Not every series of initiatives can be harmonious. This is in no small part because identities will clash, as this year’s controversies have shown.
While we have not always agreed with University President Drew G. Faust, Harvard has, by and large, benefited from her judgement, constancy, and restraint.
The immense good Grinspoon’s novel research has done for not only his discipline but for societal issues and law reform is difficult to dismiss and warrants recognition.
The HGSU-UAW rushes on, but for it to be a durable institution that brings meaningful, positive change to Harvard, it must start thinking beyond the merely legal.
The question for each of you as you go on to the next phase in your life is how will you use your voice, your vote, and your activism?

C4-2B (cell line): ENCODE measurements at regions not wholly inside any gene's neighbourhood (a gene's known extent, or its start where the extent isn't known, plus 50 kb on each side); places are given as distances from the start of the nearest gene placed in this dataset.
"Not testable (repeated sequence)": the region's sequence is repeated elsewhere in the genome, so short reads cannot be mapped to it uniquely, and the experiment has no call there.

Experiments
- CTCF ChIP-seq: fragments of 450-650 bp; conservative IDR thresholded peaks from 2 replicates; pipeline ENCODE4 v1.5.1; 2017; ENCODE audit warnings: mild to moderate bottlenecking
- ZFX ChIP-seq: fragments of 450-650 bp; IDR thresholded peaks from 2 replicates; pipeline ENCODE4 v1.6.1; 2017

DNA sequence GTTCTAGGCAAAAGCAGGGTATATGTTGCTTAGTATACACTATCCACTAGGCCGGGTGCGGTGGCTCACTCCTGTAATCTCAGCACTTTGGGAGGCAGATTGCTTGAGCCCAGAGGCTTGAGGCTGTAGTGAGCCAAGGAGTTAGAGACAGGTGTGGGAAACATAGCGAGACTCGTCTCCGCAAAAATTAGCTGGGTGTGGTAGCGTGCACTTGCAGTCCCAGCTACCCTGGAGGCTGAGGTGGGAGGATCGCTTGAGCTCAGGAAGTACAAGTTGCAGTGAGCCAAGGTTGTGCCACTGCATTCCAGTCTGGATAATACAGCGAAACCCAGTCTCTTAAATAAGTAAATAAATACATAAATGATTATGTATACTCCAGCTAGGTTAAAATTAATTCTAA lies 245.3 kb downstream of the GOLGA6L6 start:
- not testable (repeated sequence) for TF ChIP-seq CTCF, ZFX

Harvard can take you places, but it will never replace who you are. It can mold you, but it will never fully become you.
The society described in “1984”—a world in which humans’ capacity for original thought is confined through increasingly-simplistic diction—is a stone’s throw from the one in which we live today.
The night lamps caressed the cars, homes, and passerbys nicely, but there were more details to be seen.
Alabama’s relationship with Christianity is far more intimate than colloquial phrases and rooftop crosses may suggest.
Here I am. Writing yet another column (hoping I don’t cringe reading it later). Throwing yet another opinion into the void like a tree falling in a forest, hoping the sound reverberates.
I love the way that Amsterdam makes voyeurs out of us all, whether we buy into it (via two-euro peep shows) or just happen to stumble into a burlesque show.
The sanitized version of Harvard often seen in television and film is as false as the supposed shots of the University, many of which are filmed at UCLA.